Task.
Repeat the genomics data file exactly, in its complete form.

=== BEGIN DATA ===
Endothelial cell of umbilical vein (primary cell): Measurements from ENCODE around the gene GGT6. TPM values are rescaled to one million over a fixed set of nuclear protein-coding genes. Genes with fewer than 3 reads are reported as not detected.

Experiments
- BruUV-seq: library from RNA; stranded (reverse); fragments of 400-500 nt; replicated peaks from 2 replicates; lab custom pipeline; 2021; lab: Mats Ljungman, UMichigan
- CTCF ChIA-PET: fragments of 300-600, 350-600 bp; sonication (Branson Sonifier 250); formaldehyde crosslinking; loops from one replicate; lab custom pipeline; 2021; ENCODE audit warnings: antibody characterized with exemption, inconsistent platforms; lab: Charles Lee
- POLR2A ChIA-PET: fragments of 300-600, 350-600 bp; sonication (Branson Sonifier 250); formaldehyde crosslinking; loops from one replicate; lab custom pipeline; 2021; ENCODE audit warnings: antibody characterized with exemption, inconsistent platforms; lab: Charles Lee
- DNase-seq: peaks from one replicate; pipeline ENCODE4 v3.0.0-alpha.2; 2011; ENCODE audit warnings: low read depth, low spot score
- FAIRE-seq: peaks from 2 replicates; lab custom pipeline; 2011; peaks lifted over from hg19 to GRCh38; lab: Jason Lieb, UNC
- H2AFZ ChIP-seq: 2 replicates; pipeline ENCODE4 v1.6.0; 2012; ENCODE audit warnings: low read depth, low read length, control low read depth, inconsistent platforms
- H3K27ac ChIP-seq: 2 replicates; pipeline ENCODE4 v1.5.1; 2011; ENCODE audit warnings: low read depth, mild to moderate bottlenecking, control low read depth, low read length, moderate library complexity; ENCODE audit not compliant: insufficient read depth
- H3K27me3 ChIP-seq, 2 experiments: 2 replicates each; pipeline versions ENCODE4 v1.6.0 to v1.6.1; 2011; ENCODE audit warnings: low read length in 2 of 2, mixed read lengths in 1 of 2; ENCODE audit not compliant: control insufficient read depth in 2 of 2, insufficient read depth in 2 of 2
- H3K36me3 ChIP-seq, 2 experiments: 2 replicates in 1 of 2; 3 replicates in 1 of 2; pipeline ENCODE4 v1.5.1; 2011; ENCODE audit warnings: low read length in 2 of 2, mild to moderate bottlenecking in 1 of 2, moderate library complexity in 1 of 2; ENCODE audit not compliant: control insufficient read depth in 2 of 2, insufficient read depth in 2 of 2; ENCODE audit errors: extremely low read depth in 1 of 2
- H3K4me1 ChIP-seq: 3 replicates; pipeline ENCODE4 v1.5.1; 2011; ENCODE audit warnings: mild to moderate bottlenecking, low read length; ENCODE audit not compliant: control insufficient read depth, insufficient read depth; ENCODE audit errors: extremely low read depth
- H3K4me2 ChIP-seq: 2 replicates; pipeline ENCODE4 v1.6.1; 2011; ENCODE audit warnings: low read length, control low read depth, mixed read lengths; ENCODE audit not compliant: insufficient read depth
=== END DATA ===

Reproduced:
Endothelial cell of umbilical vein (primary cell): Measurements from ENCODE around the gene GGT6. TPM values are rescaled to one million over a fixed set of nuclear protein-coding genes. Genes with fewer than 3 reads are reported as not detected.

Experiments
- BruUV-seq: library from RNA; stranded (reverse); fragments of 400-500 nt; replicated peaks from 2 replicates; lab custom pipeline; 2021; lab: Mats Ljungman, UMichigan
- CTCF ChIA-PET: fragments of 300-600, 350-600 bp; sonication (Branson Sonifier 250); formaldehyde crosslinking; loops from one replicate; lab custom pipeline; 2021; ENCODE audit warnings: antibody characterized with exemption, inconsistent platforms; lab: Charles Lee
- POLR2A ChIA-PET: fragments of 300-600, 350-600 bp; sonication (Branson Sonifier 250); formaldehyde crosslinking; loops from one replicate; lab custom pipeline; 2021; ENCODE audit warnings: antibody characterized with exemption, inconsistent platforms; lab: Charles Lee
- DNase-seq: peaks from one replicate; pipeline ENCODE4 v3.0.0-alpha.2; 2011; ENCODE audit warnings: low read depth, low spot score
- FAIRE-seq: peaks from 2 replicates; lab custom pipeline; 2011; peaks lifted over from hg19 to GRCh38; lab: Jason Lieb, UNC
- H2AFZ ChIP-seq: 2 replicates; pipeline ENCODE4 v1.6.0; 2012; ENCODE audit warnings: low read depth, low read length, control low read depth, inconsistent platforms
- H3K27ac ChIP-seq: 2 replicates; pipeline ENCODE4 v1.5.1; 2011; ENCODE audit warnings: low read depth, mild to moderate bottlenecking, control low read depth, low read length, moderate library complexity; ENCODE audit not compliant: insufficient read depth
- H3K27me3 ChIP-seq, 2 experiments: 2 replicates each; pipeline versions ENCODE4 v1.6.0 to v1.6.1; 2011; ENCODE audit warnings: low read length in 2 of 2, mixed read lengths in 1 of 2; ENCODE audit not compliant: control insufficient read depth in 2 of 2, insufficient read depth in 2 of 2
- H3K36me3 ChIP-seq, 2 experiments: 2 replicates in 1 of 2; 3 replicates in 1 of 2; pipeline ENCODE4 v1.5.1; 2011; ENCODE audit warnings: low read length in 2 of 2, mild to moderate bottlenecking in 1 of 2, moderate library complexity in 1 of 2; ENCODE audit not compliant: control insufficient read depth in 2 of 2, insufficient read depth in 2 of 2; ENCODE audit errors: extremely low read depth in 1 of 2
- H3K4me1 ChIP-seq: 3 replicates; pipeline ENCODE4 v1.5.1; 2011; ENCODE audit warnings: mild to moderate bottlenecking, low read length; ENCODE audit not compliant: control insufficient read depth, insufficient read depth; ENCODE audit errors: extremely low read depth
- H3K4me2 ChIP-seq: 2 replicates; pipeline ENCODE4 v1.6.1; 2011; ENCODE audit warnings: low read length, control low read depth, mixed read lengths; ENCODE audit not compliant: insufficient read depth